The microfabrication of the solenoid inductors is described in this section (Fig. 1). Microsolenoid coils were fabricated on a 4-inch 500 µm thick Si wafer with 500 nm SiO2. To form the conductive wires, a 100 nm seed layer was deposited by physical vapor deposition (PVD) and patterned using photolithography. Then, 3 µm thick copper (Cu) was deposited by electroplating, which was done by applying a current of 100 mA for 1 hour. In this work, we chose Cu as the inductor winding material since it has high electrical and thermal conductivity and is compatible with standard microfabrication processes. Although Cu is toxic to tissue, the material is fully encapsulated and therefore isolated from tissue. A 4 µm thick polyimide (PI) PI2611 was then spin-coated and baked at 350 °C for 45 min for curing. In addition to isolating the Cu coil from the conductive magnetic core, the PI layer was also used to fill the gap between the copper windings to make a flat surface for the following magnetic film deposition. The multiferroic layer was then deposited using PVD by a magnetron sputtering method. The magnetic core is a sandwich structure of FeGaB (100 nm)/Al2O3 (5 nm)/FeGaB (100 nm) repeated 15 times, resulting in a total thickness of 3 µm. Laminated magnetic cores help minimize eddy currents, and FeGaB was chosen for its very high relative permeability. The magnetic core was then patterned using a lift-off process. Another spin-coating step was used for the top PI layer, but this time, the curing temperature was set to 250 °C to protect the magnetic films. Chromium (Cr), which acted as a hard mask, was deposited directly onto polyimide and patterned by photolithography and a lift-off process. Inductively coupled plasma reactive ion etching (ICP-RIE) was then used to form vias in the PI layer, which exposed the bottom Cu coil. The same electroplating step was then used for the top Cu coil. As a result, windings could be formed as the top and bottom Cu were connected through Cu filling in the vias. Deep reactive ion etching (DRIE) was used to etch the Si and SiO2, which released the microprobes from the 4-inch substrate. After removing the Cr layer, the probes were flipped to thin the Si substrate using DRIE. The probes were then cleaned with acetone and isopropanol and carefully handled using a vacuum pickup pen for placement and gluing onto the printed circuit board (PCB).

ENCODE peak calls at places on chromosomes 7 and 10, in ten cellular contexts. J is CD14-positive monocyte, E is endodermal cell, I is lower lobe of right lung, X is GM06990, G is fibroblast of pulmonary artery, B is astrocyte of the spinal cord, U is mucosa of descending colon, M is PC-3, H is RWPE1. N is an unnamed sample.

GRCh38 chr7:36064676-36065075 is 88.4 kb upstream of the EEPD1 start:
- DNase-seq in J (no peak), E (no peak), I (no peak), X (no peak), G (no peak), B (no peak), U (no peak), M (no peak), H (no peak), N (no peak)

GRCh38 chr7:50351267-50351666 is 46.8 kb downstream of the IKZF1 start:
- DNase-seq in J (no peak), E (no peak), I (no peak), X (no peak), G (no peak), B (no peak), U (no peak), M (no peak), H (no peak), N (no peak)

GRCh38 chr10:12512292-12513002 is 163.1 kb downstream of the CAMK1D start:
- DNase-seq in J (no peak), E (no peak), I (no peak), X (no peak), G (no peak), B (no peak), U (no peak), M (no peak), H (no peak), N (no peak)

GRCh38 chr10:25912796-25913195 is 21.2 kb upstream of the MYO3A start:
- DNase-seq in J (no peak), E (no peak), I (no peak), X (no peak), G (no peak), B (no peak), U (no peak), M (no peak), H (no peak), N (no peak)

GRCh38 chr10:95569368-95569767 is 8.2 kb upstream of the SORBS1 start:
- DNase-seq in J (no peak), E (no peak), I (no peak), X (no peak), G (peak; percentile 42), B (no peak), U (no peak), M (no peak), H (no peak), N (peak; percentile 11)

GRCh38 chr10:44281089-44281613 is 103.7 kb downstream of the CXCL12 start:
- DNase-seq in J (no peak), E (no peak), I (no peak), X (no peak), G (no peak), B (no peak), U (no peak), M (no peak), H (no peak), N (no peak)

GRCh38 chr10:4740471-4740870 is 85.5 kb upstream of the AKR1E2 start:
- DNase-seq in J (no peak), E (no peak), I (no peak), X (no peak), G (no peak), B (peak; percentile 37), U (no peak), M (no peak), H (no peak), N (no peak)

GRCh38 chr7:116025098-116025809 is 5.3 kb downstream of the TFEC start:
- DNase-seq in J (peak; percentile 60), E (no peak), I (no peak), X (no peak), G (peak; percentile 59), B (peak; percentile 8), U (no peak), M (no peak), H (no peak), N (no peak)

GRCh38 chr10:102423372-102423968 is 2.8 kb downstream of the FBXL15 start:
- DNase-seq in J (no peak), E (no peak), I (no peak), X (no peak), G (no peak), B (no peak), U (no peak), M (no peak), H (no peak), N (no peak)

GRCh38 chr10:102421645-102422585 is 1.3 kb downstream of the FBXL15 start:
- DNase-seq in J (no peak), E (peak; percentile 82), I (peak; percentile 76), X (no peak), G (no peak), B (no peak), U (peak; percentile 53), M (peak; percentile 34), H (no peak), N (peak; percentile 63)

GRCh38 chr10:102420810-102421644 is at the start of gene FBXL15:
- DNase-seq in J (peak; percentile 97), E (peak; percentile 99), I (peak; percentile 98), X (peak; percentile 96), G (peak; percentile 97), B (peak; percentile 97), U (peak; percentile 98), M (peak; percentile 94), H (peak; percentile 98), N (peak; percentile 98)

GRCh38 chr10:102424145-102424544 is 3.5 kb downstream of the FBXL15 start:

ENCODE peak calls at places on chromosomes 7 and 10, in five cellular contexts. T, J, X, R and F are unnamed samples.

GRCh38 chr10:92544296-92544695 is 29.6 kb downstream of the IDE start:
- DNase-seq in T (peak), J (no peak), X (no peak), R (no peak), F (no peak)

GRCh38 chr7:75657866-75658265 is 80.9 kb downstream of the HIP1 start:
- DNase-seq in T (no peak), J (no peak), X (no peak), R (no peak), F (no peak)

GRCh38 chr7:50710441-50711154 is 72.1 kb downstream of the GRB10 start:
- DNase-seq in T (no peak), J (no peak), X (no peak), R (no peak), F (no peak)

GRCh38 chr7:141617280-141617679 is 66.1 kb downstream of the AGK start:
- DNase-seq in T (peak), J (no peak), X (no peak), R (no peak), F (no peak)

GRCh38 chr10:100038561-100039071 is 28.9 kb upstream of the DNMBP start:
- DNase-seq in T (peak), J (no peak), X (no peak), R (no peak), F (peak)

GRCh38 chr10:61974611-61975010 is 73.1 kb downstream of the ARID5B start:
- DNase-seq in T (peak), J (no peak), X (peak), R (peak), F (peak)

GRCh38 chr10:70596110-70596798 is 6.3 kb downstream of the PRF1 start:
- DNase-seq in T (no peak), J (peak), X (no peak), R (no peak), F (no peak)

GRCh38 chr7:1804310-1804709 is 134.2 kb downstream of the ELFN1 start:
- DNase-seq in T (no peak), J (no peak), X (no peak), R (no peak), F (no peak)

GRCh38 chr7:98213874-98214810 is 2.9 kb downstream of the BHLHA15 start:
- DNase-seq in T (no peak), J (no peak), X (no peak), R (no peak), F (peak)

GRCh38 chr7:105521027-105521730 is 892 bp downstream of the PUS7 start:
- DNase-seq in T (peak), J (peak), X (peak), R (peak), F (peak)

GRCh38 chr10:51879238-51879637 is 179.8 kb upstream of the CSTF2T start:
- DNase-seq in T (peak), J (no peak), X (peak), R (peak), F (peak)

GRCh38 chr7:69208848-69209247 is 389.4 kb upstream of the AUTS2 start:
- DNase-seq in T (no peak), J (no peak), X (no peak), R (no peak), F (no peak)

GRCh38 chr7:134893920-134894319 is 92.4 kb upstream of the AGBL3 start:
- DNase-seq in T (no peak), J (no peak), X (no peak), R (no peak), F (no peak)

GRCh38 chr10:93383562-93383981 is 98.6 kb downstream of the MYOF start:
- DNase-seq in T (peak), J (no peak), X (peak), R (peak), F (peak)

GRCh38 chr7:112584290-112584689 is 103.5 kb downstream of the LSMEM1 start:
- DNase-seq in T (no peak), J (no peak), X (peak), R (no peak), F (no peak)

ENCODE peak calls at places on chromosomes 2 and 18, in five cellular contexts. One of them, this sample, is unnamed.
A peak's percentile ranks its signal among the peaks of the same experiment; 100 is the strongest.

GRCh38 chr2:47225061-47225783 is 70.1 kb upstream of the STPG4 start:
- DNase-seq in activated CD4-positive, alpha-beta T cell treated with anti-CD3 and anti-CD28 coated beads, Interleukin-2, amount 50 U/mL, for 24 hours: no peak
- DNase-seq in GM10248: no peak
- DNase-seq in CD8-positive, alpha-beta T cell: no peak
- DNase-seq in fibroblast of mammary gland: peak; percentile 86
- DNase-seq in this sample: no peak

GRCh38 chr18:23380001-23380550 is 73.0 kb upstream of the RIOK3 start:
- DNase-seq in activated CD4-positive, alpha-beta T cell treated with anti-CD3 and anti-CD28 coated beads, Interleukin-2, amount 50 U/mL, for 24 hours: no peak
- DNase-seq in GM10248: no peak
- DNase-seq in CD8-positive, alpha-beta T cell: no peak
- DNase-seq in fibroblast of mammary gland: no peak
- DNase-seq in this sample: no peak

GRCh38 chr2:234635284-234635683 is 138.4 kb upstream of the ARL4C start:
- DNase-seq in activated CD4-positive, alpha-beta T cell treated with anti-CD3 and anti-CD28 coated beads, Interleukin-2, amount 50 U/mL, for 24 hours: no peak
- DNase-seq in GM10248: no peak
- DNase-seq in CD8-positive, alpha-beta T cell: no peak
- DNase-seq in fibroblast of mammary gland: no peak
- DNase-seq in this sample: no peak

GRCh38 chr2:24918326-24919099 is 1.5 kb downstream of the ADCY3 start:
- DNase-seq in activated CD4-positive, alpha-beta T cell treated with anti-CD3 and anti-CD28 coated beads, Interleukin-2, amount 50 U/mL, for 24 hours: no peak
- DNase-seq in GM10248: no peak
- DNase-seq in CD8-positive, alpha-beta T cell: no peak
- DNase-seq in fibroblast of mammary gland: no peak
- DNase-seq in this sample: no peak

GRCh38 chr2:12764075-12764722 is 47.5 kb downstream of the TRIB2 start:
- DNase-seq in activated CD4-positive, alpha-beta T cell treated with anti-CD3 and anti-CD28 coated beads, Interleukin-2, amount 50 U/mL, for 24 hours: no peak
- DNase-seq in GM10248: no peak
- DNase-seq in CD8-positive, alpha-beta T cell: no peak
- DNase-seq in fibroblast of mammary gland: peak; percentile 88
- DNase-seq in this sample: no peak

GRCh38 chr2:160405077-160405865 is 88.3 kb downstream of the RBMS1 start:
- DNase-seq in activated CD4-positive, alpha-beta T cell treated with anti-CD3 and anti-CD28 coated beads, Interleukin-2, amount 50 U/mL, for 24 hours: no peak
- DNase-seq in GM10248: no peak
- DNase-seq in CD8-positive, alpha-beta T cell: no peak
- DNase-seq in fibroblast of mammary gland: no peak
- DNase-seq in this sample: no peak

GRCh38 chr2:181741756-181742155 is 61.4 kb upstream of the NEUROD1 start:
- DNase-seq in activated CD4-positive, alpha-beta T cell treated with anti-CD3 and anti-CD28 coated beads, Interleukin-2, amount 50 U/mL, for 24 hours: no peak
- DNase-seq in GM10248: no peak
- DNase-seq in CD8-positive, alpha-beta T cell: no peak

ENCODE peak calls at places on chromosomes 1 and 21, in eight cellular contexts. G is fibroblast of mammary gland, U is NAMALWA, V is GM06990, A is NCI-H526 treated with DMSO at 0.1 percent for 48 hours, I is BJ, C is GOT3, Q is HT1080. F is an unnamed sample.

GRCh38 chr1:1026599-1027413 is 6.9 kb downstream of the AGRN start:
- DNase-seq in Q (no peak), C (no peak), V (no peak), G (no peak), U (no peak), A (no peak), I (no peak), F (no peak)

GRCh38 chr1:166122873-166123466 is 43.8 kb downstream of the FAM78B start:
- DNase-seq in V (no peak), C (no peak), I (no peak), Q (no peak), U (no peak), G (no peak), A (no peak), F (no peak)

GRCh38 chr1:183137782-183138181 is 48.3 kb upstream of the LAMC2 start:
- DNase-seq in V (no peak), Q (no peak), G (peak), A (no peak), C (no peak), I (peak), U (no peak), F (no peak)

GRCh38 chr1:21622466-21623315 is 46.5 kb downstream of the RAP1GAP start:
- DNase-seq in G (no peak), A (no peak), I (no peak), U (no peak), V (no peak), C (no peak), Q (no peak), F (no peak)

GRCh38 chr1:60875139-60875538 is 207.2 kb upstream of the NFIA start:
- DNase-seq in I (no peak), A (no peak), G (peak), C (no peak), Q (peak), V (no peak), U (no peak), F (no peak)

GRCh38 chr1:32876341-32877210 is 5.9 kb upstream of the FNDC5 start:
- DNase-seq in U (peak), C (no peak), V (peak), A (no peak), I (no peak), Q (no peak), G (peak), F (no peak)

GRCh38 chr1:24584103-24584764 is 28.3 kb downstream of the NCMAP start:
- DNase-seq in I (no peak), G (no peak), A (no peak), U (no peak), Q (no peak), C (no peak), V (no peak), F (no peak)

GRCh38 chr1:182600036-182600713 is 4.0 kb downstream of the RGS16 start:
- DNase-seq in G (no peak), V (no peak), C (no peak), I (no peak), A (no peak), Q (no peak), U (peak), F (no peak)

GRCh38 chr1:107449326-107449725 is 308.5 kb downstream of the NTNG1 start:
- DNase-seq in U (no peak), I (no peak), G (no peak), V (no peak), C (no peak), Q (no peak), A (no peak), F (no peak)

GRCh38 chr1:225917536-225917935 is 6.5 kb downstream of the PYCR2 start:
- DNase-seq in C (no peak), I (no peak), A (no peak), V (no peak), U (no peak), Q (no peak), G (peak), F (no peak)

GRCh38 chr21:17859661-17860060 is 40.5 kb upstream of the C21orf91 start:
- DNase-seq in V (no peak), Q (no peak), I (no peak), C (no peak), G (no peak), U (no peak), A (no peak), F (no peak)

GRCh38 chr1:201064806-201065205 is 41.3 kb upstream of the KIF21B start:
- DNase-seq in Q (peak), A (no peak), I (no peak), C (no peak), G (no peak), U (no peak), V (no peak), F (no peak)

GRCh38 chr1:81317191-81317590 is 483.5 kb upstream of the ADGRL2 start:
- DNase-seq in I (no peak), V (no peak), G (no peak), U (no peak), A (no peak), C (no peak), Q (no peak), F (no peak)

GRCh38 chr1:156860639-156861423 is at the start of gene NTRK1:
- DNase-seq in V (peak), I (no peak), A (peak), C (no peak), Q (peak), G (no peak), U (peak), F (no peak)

Fig. 1: Fabrication process flow of the microsolenoid with a magnetic core.
figure 1